Is our city council getting as dysfunctional as our federal congress?  For the third time (maybe fourth) they’ve delayed taking action on designating the Terminal Building as historic.  Once again, Buncher’s Thomas Balestrieri showed his colors at the latest council meeting when they didn’t give him what he wanted, he said “Kick it down the road and vote on it whenever you want to.  In the meantime, we’ll keep sending our rain checks to the URA.”  He left with a sarcastic  “Merry Christmas”.  And walked out of the chambers.  What a pompous  ass.  Do exactly what I want, or I’ll be a sarcastic SOB.  I’m surprised the council members don’t take offense at his rudeness.  And, by the way, as I predicted he admitted that they weren’t going to “walk away” from their plans to develop 55 riverfront acres they own.  In another of his child like tirades, he threatened to scuttle the entire development.  As I said awhile back, what developer is going to walk away from 55 riverfront acres they already own.  In the latest Trib article, he’s now claiming that they are going to do this commercial development without government subsidies, I’m sure that will change as well.  If any of you on city council (most of which never gave me the courtesy of even acknowledging my formal presentation to you through the council website) can’t see what a slime Buncher is, this latest tirade should start to click some buttons, I would think.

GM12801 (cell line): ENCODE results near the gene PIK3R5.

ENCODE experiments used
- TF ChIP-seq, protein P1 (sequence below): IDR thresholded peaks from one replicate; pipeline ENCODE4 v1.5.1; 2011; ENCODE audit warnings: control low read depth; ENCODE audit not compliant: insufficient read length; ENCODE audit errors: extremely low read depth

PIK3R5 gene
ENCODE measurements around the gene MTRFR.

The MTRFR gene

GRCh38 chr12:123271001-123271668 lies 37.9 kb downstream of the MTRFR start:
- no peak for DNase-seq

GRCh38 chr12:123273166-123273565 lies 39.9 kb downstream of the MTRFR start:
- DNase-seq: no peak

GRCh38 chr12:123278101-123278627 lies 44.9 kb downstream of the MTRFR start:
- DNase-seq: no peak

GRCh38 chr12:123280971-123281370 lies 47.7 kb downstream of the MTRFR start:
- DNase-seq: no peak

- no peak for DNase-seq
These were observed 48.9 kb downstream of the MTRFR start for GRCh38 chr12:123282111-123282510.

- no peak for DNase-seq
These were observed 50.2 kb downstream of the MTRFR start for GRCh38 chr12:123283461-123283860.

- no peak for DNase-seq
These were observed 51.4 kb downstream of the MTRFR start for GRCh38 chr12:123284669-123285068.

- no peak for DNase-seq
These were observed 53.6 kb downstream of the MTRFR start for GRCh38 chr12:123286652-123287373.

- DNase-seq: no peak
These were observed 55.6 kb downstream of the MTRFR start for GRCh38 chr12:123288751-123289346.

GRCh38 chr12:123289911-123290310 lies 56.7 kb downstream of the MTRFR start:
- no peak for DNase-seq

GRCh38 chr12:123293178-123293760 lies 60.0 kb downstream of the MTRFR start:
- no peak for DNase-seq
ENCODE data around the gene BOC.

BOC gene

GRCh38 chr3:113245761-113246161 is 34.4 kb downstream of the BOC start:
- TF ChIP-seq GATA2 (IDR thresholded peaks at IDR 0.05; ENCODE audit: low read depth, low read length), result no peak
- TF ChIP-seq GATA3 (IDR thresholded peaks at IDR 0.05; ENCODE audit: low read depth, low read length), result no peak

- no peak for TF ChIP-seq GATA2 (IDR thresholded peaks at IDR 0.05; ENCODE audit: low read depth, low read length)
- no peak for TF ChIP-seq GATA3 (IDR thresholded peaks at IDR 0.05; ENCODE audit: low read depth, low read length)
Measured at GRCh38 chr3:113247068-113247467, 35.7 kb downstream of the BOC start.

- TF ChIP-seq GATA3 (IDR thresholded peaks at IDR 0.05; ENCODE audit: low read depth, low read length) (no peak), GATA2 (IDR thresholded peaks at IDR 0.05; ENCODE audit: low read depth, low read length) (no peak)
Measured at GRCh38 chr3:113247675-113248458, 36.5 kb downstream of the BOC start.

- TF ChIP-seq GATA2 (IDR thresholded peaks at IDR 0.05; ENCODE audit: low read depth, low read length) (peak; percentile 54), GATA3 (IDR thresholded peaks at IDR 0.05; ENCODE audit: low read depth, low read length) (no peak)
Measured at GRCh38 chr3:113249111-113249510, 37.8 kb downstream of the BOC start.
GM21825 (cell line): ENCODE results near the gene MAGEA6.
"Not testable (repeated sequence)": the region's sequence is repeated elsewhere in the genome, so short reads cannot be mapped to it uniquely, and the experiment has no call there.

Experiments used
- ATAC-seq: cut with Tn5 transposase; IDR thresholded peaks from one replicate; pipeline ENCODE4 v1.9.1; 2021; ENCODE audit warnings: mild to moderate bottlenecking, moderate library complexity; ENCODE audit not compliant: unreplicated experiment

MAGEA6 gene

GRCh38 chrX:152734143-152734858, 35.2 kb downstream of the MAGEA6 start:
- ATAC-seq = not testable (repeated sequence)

Big things are afoot in and around Pittsburgh in the next two years.  Already under construction is PNC’s $400M Tower at PNC Plaza between Fifth and Forbes Avenues down at Wood Street with an opening scheduled 2015.  Shovel ready and approved is Piatt’s $104M Gardens at Market Square between Forbes and Third Avenues behind the old Aiken’s Restaurant.  In the planning stages is $500M development the Penguins is planning on the old Igloo site.  Also, in East Liberty, the $100M Bakery Square 2.0 is about ready to get started and ALMONO‘s $1B plan to develop the old J & L Steel location in Hazelwood/South Oakland  has finished up the pollution abatement and site leveling is finishing up and next year they plan on starting to install the basic roads and infrastructure (water, sewers, utilities).  Outside the city, Consol fracking plans at the airport intend to commence $500M infrastructure works so they can start drilling in about a year.  The big daddy of the region is looking more and more as if it may get off the ground, the $3B Shell Cracker may take roots soon.  Coal Valley‘s $1B mixed use development in Cecil is making progress and UPMC’s Mario Lemieux Sports Complex $72M complex in Cranberry has broken ground as has the new Chevron headquarters in Moon (they have already did the ground work and the building is actually under construction at the old K-Mart site past Robinson).